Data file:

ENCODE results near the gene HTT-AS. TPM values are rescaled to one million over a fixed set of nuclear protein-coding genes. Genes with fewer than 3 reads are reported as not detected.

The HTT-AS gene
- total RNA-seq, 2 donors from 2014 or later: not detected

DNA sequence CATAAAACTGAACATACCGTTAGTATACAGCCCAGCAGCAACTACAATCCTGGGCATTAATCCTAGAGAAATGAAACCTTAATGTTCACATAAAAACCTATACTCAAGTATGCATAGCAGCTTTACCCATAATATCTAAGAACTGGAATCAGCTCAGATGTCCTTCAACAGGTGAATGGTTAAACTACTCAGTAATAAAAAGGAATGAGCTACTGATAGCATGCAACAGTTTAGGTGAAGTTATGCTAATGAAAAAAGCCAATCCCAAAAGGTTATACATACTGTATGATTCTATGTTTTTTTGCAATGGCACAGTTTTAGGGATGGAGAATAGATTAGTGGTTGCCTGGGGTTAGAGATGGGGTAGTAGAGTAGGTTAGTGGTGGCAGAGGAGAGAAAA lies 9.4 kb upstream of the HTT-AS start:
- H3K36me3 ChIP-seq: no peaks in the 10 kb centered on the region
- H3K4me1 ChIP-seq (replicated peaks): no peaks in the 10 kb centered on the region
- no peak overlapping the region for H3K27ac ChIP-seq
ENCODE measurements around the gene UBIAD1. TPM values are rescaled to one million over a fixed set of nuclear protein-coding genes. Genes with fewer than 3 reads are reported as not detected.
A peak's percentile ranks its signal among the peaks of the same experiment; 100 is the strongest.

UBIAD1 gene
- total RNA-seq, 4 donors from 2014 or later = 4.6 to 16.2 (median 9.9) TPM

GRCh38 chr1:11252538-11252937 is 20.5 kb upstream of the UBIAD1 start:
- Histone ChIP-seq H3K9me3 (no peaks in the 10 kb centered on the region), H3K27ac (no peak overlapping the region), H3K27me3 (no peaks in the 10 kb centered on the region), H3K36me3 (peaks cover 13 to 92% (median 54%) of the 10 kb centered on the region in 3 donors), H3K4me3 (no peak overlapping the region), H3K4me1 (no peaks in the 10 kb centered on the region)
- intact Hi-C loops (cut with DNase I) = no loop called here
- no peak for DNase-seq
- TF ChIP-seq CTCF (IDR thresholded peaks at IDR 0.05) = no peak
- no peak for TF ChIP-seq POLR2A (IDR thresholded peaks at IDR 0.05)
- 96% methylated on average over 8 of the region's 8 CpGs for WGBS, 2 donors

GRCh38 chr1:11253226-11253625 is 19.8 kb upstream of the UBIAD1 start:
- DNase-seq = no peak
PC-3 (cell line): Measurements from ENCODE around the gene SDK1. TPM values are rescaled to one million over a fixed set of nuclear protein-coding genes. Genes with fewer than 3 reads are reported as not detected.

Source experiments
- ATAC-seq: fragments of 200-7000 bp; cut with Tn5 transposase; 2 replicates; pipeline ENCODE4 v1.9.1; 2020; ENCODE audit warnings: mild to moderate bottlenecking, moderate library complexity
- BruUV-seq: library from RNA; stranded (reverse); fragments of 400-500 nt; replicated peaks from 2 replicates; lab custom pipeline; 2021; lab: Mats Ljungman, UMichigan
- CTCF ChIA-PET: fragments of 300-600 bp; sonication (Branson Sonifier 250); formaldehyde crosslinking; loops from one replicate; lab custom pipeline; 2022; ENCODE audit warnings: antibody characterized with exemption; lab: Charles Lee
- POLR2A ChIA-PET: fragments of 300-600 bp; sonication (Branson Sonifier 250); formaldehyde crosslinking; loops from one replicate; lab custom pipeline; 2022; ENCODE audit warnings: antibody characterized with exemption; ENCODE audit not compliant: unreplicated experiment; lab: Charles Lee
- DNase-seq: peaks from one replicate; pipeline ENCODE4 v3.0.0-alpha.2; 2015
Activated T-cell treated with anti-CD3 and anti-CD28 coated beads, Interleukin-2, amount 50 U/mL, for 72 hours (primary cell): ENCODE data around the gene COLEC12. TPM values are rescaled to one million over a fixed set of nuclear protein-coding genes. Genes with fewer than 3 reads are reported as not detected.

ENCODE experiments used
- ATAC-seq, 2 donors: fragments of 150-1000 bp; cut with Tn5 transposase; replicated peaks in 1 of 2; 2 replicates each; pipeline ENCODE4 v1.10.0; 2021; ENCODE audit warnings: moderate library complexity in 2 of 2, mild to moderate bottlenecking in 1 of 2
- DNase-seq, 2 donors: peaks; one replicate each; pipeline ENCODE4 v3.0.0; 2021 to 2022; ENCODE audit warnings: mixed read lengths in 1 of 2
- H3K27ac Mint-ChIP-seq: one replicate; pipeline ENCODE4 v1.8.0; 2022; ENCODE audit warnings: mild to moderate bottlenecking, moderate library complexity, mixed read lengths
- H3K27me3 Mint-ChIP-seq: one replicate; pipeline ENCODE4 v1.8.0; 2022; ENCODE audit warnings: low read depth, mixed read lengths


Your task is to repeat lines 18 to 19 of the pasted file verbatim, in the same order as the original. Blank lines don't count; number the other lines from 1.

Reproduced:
- 96% methylated on average over 8 of the region's 8 CpGs for WGBS, 2 donors

GRCh38 chr1:11253226-11253625 is 19.8 kb upstream of the UBIAD1 start: